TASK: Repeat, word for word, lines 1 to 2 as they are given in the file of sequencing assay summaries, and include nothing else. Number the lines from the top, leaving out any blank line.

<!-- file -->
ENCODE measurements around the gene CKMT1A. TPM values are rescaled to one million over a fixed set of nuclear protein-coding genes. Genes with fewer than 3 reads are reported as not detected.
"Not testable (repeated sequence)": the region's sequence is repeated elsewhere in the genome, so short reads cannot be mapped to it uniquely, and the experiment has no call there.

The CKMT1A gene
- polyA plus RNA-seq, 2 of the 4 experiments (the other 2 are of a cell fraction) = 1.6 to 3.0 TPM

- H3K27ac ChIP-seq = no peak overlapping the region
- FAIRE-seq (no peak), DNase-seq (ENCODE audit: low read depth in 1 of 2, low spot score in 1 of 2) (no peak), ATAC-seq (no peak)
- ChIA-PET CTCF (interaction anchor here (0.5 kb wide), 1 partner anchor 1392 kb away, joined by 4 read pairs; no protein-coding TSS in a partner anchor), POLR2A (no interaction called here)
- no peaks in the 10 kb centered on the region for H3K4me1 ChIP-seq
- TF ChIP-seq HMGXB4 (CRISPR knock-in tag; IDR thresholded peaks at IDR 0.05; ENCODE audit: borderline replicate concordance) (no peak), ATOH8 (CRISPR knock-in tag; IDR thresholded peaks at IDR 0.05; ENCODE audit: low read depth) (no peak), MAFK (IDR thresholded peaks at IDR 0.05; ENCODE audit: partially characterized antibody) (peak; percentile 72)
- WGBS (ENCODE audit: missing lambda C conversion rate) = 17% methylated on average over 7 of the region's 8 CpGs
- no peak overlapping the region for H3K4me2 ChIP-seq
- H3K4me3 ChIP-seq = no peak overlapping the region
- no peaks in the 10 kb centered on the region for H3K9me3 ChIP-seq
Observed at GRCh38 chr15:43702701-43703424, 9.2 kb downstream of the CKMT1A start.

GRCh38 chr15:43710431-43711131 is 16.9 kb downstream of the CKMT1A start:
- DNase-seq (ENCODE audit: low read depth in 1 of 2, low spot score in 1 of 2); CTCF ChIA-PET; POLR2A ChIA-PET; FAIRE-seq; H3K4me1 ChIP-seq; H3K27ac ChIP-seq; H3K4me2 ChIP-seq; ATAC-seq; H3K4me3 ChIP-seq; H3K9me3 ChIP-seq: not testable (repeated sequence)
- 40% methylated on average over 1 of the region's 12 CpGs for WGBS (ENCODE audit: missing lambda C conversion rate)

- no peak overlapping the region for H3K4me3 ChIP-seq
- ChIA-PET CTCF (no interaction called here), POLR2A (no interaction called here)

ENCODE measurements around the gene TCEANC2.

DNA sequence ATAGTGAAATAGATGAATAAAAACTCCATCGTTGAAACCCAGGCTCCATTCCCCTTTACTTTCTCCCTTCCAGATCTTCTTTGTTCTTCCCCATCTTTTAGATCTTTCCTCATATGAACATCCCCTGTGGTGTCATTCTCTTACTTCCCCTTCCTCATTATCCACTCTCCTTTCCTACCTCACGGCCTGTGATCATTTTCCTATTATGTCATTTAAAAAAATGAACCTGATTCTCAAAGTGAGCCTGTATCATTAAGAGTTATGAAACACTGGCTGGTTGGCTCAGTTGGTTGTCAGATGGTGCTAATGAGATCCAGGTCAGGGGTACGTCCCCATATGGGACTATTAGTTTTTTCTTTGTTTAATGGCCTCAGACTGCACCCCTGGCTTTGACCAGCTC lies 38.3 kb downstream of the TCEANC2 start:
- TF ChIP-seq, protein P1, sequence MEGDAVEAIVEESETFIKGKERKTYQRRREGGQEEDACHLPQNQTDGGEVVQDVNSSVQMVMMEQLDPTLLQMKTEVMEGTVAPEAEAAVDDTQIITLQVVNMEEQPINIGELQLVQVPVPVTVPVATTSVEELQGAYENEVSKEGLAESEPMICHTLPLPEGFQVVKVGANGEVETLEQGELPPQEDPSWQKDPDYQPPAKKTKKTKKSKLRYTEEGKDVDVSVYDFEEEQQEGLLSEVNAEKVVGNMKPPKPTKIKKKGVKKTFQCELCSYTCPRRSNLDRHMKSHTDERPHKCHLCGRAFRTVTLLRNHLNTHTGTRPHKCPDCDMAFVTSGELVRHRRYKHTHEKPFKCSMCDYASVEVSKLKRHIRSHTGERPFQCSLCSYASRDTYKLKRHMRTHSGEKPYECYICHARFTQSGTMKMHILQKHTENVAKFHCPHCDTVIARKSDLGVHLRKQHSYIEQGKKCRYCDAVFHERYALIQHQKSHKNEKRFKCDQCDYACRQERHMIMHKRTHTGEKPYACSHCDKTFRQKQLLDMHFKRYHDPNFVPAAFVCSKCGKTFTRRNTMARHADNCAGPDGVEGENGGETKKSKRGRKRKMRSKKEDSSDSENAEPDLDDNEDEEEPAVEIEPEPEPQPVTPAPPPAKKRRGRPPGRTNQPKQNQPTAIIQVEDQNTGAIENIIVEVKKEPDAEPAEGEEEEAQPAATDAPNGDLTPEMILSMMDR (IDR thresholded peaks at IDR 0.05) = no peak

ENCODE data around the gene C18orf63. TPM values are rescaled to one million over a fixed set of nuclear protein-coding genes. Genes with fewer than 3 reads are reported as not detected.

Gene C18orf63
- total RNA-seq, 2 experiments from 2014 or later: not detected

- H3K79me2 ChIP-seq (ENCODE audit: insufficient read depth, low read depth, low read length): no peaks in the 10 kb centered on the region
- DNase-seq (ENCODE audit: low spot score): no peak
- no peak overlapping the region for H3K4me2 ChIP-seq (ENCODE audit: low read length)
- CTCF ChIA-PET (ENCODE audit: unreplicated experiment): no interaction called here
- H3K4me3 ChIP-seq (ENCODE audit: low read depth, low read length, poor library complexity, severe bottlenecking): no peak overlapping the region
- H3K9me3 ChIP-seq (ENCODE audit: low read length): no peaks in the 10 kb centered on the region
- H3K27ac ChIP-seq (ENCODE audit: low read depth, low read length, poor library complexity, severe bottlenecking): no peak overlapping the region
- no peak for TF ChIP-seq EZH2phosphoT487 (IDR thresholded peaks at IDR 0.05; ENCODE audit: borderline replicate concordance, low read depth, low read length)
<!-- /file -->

ENCODE measurements around the gene CKMT1A. TPM values are rescaled to one million over a fixed set of nuclear protein-coding genes. Genes with fewer than 3 reads are reported as not detected.
"Not testable (repeated sequence)": the region's sequence is repeated elsewhere in the genome, so short reads cannot be mapped to it uniquely, and the experiment has no call there.